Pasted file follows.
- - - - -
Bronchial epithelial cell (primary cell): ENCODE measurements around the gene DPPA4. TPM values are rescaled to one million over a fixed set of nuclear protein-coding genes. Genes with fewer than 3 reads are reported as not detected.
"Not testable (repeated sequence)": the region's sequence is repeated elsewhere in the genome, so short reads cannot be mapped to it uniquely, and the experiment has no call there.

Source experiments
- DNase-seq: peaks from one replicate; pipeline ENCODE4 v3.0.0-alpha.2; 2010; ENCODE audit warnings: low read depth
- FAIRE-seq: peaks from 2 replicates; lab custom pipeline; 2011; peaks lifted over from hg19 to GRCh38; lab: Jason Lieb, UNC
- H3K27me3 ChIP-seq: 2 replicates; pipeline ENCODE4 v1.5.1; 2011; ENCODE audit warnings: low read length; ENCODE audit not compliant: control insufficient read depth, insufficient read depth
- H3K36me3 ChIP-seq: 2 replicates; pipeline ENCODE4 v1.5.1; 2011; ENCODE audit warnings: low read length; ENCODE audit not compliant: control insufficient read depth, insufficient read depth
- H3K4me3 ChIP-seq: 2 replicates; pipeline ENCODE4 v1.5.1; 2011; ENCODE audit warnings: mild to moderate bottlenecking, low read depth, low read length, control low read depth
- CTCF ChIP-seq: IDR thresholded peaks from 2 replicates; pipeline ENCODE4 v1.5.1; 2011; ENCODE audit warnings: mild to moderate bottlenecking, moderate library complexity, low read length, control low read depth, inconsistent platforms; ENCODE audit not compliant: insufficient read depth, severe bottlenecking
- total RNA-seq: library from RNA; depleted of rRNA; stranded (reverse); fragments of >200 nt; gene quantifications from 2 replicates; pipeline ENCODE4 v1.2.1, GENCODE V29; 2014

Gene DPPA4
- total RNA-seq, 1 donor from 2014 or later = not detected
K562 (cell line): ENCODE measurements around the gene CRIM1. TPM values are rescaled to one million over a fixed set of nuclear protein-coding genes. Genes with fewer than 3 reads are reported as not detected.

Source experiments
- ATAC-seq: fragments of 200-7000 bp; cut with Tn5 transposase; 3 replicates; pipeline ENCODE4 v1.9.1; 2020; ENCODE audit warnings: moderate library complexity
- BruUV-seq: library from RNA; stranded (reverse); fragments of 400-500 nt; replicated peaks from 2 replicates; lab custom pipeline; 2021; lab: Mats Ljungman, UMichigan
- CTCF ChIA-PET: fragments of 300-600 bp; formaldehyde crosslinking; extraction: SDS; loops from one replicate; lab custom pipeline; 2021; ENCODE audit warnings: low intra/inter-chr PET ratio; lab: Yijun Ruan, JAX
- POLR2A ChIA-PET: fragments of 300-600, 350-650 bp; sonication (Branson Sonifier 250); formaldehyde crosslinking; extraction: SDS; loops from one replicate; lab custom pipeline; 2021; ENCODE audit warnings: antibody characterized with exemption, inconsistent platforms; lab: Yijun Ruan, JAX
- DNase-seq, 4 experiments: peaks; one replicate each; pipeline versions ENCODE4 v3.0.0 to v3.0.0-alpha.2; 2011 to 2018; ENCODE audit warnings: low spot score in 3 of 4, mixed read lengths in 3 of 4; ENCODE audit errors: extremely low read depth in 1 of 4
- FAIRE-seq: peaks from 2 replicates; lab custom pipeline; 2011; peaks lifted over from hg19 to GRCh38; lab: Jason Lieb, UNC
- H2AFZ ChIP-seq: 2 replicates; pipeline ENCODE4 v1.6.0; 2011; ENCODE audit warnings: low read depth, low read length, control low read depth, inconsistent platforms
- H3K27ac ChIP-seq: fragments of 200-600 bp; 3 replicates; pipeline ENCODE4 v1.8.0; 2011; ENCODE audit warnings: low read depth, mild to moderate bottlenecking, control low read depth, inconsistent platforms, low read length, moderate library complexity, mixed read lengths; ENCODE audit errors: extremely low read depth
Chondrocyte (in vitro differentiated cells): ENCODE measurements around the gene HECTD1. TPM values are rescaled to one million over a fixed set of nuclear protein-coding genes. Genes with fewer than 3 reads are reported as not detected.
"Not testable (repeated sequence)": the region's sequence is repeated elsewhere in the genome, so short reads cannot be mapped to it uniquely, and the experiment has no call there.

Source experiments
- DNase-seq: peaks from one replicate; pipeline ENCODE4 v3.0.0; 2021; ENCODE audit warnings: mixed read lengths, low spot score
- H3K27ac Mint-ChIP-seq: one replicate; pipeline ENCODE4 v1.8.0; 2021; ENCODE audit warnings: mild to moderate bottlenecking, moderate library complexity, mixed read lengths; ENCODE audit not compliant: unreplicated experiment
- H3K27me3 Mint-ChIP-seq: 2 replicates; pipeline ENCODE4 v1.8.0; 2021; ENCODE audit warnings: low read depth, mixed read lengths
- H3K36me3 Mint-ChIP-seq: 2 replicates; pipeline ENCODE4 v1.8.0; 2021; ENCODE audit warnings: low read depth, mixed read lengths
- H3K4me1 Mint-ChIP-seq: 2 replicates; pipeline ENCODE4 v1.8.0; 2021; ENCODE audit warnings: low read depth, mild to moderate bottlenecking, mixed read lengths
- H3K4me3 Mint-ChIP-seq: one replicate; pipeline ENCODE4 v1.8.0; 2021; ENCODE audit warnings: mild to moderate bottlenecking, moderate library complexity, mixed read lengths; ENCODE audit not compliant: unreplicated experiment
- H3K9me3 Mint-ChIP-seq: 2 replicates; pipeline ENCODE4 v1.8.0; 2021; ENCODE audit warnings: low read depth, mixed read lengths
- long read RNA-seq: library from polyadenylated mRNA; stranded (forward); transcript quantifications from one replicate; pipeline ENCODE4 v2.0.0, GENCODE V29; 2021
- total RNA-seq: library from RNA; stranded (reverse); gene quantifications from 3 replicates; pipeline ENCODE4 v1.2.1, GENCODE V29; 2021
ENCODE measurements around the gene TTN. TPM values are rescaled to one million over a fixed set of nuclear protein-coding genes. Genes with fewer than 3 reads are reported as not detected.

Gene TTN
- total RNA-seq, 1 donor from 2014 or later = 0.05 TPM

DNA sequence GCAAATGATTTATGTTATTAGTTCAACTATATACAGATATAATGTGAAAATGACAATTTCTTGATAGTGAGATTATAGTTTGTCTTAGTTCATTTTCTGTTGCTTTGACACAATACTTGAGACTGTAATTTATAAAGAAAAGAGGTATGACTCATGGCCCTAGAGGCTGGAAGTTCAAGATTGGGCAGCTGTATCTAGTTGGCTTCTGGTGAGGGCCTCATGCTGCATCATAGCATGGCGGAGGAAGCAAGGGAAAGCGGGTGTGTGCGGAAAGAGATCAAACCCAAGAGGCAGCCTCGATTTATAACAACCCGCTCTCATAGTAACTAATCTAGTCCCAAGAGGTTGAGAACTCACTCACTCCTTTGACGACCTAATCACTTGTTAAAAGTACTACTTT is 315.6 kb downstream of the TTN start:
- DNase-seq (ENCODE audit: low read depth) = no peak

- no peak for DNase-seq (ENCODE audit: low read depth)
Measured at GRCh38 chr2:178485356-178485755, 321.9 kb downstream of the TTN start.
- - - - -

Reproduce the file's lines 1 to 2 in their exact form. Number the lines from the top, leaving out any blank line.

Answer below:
Bronchial epithelial cell (primary cell): ENCODE measurements around the gene DPPA4. TPM values are rescaled to one million over a fixed set of nuclear protein-coding genes. Genes with fewer than 3 reads are reported as not detected.
"Not testable (repeated sequence)": the region's sequence is repeated elsewhere in the genome, so short reads cannot be mapped to it uniquely, and the experiment has no call there.